“Off It” – Making content available offline

offswitchWhen I lived in The Gambia, to ask someone to turn a light or anything off, people would say “off it.”

I thought of that expression when I was writing this post. What about “off-it” referring to the internet? Either people have been so consumed with being online, they need to “off it” to come back into the a non-virtual world or people are “off it” implying that the internet is not accessible or not available to them or too expensive to be online.

For the latter “off it” situation, devices filled with content are being distributed to schools, facilities, agencies, etc. to make content available offline. I love it. But then I wonder about three things:

  • Hardware: What about the devices?
  • Content: Are the resources on them relevant and up-to-date?
  • Search: How is the content organized and is it searchable?

This post is mostly about options for hardware to put collections on. What works for what audience to disseminate what information?  Microcomputer like a Raspberry Pi?  Access via satellite or a 12 volt server?  Make your own with a router and USB?  A licensed product?

I was explaining offline solutions to someone recently and provided some examples for devices. Many of you would have heard of them.  Maybe some you haven’t.  These are several options I found:

Microcomputer:  Raspberry Pi and Banana Pi
Raspberry Pi  is “low cost, credit-card sized computer that plugs into a computer monitor or TV, and uses a standard keyboard and mouse.” It’s pretty cool and is being used quite a bit to store and access content. A few examples:

Rachel (Remote Areas Community Hotspots for Education and Learning) makes available educational content to places with no Internet connectivity or bandwidth is unusable.  Most of the content is what I see in other educational offline solutions: Wikipedia for Schools, Khan Academy(KA)-Lite described further below, MedlinePlus Medical Encyclopedia, Infonet-Biovision, Great Books of the world, UNESCO’s IICBA Electronic Library, etc. A basic,nice selection.

IICD is using Raspberry Pi in Peru. In Peru the One Laptop per Child programme (OLPC) provided thousands of XO laptops. IICD used Raspberry Pi to store content and as a local server for teachers to download content for use with the XO laptops.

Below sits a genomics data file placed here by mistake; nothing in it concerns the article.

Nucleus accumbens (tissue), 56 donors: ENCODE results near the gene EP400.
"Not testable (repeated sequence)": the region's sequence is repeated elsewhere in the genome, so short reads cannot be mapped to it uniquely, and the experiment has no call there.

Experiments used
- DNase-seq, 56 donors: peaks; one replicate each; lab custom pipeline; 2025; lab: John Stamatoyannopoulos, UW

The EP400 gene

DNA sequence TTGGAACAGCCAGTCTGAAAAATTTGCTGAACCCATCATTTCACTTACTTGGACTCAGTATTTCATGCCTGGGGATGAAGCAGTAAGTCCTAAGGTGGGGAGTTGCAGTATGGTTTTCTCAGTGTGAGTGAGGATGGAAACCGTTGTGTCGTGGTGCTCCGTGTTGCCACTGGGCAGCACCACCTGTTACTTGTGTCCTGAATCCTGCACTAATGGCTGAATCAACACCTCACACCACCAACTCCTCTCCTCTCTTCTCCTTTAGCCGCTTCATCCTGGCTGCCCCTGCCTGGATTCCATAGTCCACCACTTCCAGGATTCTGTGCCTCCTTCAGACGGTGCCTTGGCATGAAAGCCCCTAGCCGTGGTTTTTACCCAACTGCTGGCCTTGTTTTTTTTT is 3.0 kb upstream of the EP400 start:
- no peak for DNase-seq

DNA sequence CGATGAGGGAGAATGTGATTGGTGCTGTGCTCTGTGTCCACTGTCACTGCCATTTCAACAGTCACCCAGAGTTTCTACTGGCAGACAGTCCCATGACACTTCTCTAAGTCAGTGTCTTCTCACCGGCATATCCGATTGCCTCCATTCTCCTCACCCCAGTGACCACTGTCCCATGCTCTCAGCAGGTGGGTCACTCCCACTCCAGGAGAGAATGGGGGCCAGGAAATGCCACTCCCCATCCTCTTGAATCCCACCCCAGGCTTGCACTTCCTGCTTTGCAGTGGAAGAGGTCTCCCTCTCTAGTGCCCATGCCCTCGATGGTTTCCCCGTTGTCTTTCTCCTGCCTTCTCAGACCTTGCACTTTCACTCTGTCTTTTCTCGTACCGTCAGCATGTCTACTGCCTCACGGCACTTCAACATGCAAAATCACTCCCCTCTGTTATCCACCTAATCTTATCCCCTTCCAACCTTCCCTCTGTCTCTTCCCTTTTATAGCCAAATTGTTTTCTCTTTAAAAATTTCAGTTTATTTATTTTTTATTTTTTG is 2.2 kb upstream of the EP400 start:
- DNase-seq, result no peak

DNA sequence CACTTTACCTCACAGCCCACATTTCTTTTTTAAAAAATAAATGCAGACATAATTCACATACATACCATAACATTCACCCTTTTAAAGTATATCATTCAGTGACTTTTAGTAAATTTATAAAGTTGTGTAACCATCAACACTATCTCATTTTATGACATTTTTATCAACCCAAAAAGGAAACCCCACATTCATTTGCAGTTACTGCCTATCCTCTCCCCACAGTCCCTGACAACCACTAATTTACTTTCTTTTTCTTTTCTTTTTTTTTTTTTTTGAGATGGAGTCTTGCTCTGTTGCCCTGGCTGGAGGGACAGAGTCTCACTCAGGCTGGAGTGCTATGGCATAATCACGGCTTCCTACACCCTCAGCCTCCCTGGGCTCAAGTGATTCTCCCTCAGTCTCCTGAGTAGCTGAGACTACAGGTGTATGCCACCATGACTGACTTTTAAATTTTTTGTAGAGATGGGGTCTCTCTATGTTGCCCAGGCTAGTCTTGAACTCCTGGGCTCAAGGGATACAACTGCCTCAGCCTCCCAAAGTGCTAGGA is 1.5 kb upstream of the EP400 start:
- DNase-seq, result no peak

Open Learning Exchange Ghana has used Raspberry Pi  in their Basic e-Learning Library (BELL) as a server for their Learning Management System and content.  (I work now with the guy in the video who describes how they built it!) They designed and implement a process for technology into schools which includes content development, using technology in lessons, training and mentoring.

What about Banana Pi?  Difference with Raspberry Pi? All I understand is that it is similar in design to Raspberry Pi but with different components.  SPELL, Solar Powered Educational Learning Library, an initiative from the California Polytechnic State University, is using Banana Pi for their microcomputer. As part of the package, there is also solar panel, rechargeable battery and peripherals. Content  has been curated in a 32GB SD card that is clearly organized into subjects for educators in Pacific Islands.  It is wonderful to see curated content like that.

Stand-alone Product
Endless Computer says it is “a tool for offline information and education” that is “as simple as a tablet, as powerful as a computer.” They built their own computer that runs on its own OS, Endless OS. It “comes preloaded with a full encyclopedia, educational lectures, recipes, health information, and over 100 other apps that work well without an internet connection.” I am not familiar with the hardware and am curious what those 100 apps are.